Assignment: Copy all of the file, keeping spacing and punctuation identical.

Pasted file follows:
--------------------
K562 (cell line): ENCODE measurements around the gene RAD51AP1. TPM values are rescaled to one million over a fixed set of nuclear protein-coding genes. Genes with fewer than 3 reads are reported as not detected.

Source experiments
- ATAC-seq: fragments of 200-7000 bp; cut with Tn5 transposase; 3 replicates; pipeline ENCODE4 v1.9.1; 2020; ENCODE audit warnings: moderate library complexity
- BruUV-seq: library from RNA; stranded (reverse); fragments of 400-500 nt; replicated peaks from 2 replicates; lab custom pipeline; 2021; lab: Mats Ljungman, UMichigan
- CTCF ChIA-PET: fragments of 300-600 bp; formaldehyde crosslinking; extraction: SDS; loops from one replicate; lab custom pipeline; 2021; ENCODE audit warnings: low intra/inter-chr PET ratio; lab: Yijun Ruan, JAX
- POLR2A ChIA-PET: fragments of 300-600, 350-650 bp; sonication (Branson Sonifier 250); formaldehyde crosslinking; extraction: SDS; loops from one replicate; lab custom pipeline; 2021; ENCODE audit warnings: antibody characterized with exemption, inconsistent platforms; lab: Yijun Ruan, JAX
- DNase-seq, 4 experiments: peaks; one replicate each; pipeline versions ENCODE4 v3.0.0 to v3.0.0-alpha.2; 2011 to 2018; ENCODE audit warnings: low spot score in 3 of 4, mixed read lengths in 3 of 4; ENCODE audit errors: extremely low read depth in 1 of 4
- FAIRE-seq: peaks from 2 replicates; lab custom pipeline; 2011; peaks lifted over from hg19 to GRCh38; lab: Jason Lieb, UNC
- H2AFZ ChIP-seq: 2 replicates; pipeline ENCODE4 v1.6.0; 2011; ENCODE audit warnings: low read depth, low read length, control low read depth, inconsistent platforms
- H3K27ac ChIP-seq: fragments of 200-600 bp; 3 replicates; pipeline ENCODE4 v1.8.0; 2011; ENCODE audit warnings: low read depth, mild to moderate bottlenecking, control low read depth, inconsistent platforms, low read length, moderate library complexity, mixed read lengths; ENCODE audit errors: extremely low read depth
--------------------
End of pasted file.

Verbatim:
K562 (cell line): ENCODE measurements around the gene RAD51AP1. TPM values are rescaled to one million over a fixed set of nuclear protein-coding genes. Genes with fewer than 3 reads are reported as not detected.

Source experiments
- ATAC-seq: fragments of 200-7000 bp; cut with Tn5 transposase; 3 replicates; pipeline ENCODE4 v1.9.1; 2020; ENCODE audit warnings: moderate library complexity
- BruUV-seq: library from RNA; stranded (reverse); fragments of 400-500 nt; replicated peaks from 2 replicates; lab custom pipeline; 2021; lab: Mats Ljungman, UMichigan
- CTCF ChIA-PET: fragments of 300-600 bp; formaldehyde crosslinking; extraction: SDS; loops from one replicate; lab custom pipeline; 2021; ENCODE audit warnings: low intra/inter-chr PET ratio; lab: Yijun Ruan, JAX
- POLR2A ChIA-PET: fragments of 300-600, 350-650 bp; sonication (Branson Sonifier 250); formaldehyde crosslinking; extraction: SDS; loops from one replicate; lab custom pipeline; 2021; ENCODE audit warnings: antibody characterized with exemption, inconsistent platforms; lab: Yijun Ruan, JAX
- DNase-seq, 4 experiments: peaks; one replicate each; pipeline versions ENCODE4 v3.0.0 to v3.0.0-alpha.2; 2011 to 2018; ENCODE audit warnings: low spot score in 3 of 4, mixed read lengths in 3 of 4; ENCODE audit errors: extremely low read depth in 1 of 4
- FAIRE-seq: peaks from 2 replicates; lab custom pipeline; 2011; peaks lifted over from hg19 to GRCh38; lab: Jason Lieb, UNC
- H2AFZ ChIP-seq: 2 replicates; pipeline ENCODE4 v1.6.0; 2011; ENCODE audit warnings: low read depth, low read length, control low read depth, inconsistent platforms
- H3K27ac ChIP-seq: fragments of 200-600 bp; 3 replicates; pipeline ENCODE4 v1.8.0; 2011; ENCODE audit warnings: low read depth, mild to moderate bottlenecking, control low read depth, inconsistent platforms, low read length, moderate library complexity, mixed read lengths; ENCODE audit errors: extremely low read depth